Drug and alcohol review 2017 03 20() doi 10.1111/dar.12474
INTRODUCTION AND AIMS
Indicators suggest an escalation in opioid use globally, with recent HIV outbreaks linked to non-medical pharmaceutical opioid (NMPO) use. Little is known about how young Australians engage in NMPO use.
DESIGN AND METHODS
During 2015, we conducted qualitative interviews with young people (16-29 years) who reported oral NMPO use at least twice in the past 90 days. The study included a sample of injecting (n = 14) and oral (n = 22) users. This paper focuses on the oral user group.
Most participants grew up in affluent areas of Sydney, reported few health problems, rarely accessed health or welfare services and had limited contact with police. NMPO use was part of a repertoire of drug use involving: (i) use to come down from stimulants; (ii) use in conjunction with cannabis and alcohol; and (iii) use by itself. Participants reported limiting their use in order to avoid stigma and dependence.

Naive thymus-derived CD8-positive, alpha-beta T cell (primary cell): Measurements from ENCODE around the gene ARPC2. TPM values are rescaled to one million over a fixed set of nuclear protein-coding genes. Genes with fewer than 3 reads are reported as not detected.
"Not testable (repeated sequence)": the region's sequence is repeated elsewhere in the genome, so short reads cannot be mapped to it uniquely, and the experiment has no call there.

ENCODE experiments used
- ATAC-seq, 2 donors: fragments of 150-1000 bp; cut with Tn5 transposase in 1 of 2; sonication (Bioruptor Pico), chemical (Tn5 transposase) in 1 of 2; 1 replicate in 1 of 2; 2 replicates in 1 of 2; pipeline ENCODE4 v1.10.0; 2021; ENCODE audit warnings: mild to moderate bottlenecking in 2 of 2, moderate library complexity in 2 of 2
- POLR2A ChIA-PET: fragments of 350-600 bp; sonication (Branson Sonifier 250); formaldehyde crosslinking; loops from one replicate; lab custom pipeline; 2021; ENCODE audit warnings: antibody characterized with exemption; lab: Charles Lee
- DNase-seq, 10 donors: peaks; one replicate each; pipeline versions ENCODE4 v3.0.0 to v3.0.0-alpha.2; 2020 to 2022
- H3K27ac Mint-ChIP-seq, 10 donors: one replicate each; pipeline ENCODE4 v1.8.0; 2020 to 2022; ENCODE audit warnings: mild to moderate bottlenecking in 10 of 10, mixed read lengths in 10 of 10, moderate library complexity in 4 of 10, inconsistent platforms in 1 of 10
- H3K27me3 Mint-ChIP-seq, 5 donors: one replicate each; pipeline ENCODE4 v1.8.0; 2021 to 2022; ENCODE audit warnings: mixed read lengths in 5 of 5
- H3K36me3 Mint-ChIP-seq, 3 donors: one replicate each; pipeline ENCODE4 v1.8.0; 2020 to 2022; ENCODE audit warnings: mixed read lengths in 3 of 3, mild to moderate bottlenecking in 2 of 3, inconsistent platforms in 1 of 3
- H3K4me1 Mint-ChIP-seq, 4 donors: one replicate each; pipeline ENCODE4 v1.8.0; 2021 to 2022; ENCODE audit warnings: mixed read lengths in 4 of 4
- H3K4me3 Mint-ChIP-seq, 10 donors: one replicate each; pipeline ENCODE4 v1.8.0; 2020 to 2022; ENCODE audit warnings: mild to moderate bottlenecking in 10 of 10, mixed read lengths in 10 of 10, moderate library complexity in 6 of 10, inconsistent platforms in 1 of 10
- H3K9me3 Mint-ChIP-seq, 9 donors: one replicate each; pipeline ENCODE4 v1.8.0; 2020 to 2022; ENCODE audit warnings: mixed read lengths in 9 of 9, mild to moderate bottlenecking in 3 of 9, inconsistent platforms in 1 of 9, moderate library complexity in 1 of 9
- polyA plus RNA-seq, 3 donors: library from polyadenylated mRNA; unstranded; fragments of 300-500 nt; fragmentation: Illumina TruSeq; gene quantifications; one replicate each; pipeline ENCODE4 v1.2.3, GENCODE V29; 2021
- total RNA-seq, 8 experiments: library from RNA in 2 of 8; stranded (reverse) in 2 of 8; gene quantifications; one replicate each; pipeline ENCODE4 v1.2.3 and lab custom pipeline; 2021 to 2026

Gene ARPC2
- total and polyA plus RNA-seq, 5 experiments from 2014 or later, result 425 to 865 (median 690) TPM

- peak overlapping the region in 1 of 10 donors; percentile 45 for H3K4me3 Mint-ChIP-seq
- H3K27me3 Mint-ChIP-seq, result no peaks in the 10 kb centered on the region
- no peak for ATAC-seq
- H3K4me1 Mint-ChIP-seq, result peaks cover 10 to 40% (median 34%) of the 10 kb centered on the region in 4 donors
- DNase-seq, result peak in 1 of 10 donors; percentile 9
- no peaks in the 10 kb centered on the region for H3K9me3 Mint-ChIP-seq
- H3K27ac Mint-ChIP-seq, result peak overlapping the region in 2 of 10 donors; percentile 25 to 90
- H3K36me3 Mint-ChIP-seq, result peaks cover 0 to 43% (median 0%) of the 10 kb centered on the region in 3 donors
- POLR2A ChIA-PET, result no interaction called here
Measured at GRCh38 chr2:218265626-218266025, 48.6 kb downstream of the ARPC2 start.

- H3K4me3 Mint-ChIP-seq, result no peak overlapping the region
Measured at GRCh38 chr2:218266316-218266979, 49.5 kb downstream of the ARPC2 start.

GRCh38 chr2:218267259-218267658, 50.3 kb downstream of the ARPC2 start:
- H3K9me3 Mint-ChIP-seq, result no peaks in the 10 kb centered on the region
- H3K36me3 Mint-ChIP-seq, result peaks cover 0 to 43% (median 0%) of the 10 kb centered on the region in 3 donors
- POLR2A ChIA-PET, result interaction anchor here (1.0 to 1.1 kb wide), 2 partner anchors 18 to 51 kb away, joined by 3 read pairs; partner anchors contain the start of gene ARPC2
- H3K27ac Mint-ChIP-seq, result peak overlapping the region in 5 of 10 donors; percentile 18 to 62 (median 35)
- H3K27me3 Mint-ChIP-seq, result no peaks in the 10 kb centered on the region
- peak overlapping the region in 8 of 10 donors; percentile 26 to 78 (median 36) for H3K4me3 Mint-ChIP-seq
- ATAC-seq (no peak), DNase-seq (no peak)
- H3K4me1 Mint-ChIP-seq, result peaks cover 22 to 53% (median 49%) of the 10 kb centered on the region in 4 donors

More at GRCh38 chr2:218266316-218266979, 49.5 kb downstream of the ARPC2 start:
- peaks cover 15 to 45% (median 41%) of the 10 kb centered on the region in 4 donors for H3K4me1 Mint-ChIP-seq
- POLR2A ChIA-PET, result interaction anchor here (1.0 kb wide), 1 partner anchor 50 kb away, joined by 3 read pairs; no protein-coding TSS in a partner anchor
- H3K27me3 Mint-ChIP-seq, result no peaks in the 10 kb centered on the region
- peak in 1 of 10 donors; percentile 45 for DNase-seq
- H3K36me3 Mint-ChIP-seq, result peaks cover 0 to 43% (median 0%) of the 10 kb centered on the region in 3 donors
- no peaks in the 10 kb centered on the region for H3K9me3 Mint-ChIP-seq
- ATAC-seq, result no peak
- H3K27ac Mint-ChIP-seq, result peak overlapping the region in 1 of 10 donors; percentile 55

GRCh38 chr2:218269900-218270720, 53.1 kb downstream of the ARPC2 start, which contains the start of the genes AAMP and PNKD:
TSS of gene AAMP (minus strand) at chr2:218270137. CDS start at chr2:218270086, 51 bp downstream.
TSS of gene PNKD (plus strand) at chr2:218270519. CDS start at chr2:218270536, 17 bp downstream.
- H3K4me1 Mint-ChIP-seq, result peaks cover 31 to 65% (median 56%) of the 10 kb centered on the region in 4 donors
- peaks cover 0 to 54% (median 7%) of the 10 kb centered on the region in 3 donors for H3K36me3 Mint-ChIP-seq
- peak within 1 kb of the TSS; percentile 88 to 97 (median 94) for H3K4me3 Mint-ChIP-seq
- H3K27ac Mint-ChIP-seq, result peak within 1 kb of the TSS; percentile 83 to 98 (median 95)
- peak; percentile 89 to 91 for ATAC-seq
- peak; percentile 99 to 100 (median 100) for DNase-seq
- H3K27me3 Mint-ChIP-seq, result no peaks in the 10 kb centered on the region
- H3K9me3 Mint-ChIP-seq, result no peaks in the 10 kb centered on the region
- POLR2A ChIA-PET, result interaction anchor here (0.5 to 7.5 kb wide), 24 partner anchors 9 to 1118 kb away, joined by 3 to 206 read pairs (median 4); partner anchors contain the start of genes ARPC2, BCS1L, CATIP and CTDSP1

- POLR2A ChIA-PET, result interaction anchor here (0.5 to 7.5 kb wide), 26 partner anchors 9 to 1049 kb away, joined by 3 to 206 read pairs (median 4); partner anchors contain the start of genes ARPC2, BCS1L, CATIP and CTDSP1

DISCUSSION AND CONCLUSIONS
Results suggest culture of self-limiting NMPO use characterised by stable housing, disposable income and intimate friendship networks. Despite the adverse health outcomes observed in other settings, our data suggest that the patterns and meanings of NMPO use observed in this small sample may help explain the limited nature of problematic use among young Australians to date. Findings indicate a need for epidemiological data, including longitudinal data, to assess possible demographic shifts in NMPO use in Australia, and to address risk factors for dependence and transitions to injecting and heroin use in this population. [Dertadian GC, Dixon TC, Iversen J, Maher L. Self-limiting non-medical pharmaceutical opioid use among young people in Sydney, Australia: An exploratory study. Drug Alcohol Rev 2017;00:000-000].